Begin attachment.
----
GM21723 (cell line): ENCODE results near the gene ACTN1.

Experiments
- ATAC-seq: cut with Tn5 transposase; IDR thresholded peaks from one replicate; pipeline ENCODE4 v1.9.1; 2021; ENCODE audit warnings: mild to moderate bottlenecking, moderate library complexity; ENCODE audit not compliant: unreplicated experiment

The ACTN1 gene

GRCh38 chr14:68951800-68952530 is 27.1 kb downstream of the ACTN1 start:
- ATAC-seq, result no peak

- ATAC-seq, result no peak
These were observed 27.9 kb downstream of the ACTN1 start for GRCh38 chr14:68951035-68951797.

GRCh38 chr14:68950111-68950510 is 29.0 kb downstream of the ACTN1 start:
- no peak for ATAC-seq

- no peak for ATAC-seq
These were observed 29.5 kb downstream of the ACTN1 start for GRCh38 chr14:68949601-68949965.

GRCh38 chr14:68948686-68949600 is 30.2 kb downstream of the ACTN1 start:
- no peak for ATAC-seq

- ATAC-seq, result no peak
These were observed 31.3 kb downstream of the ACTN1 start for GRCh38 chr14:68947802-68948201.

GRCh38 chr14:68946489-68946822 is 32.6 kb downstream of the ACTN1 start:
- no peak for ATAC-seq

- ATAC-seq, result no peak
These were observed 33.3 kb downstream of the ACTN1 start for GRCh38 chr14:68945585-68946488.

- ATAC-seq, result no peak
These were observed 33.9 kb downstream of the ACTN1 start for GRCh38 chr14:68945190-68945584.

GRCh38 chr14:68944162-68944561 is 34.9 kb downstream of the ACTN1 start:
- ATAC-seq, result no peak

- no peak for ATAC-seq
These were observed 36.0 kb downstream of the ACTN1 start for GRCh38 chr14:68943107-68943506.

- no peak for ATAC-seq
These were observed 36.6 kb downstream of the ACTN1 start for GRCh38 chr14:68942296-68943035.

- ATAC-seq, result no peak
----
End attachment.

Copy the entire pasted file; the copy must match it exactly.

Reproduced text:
GM21723 (cell line): ENCODE results near the gene ACTN1.

Experiments
- ATAC-seq: cut with Tn5 transposase; IDR thresholded peaks from one replicate; pipeline ENCODE4 v1.9.1; 2021; ENCODE audit warnings: mild to moderate bottlenecking, moderate library complexity; ENCODE audit not compliant: unreplicated experiment

The ACTN1 gene

GRCh38 chr14:68951800-68952530 is 27.1 kb downstream of the ACTN1 start:
- ATAC-seq, result no peak

- ATAC-seq, result no peak
These were observed 27.9 kb downstream of the ACTN1 start for GRCh38 chr14:68951035-68951797.

GRCh38 chr14:68950111-68950510 is 29.0 kb downstream of the ACTN1 start:
- no peak for ATAC-seq

- no peak for ATAC-seq
These were observed 29.5 kb downstream of the ACTN1 start for GRCh38 chr14:68949601-68949965.

GRCh38 chr14:68948686-68949600 is 30.2 kb downstream of the ACTN1 start:
- no peak for ATAC-seq

- ATAC-seq, result no peak
These were observed 31.3 kb downstream of the ACTN1 start for GRCh38 chr14:68947802-68948201.

GRCh38 chr14:68946489-68946822 is 32.6 kb downstream of the ACTN1 start:
- no peak for ATAC-seq

- ATAC-seq, result no peak
These were observed 33.3 kb downstream of the ACTN1 start for GRCh38 chr14:68945585-68946488.

- ATAC-seq, result no peak
These were observed 33.9 kb downstream of the ACTN1 start for GRCh38 chr14:68945190-68945584.

GRCh38 chr14:68944162-68944561 is 34.9 kb downstream of the ACTN1 start:
- ATAC-seq, result no peak

- no peak for ATAC-seq
These were observed 36.0 kb downstream of the ACTN1 start for GRCh38 chr14:68943107-68943506.

- no peak for ATAC-seq
These were observed 36.6 kb downstream of the ACTN1 start for GRCh38 chr14:68942296-68943035.

- ATAC-seq, result no peak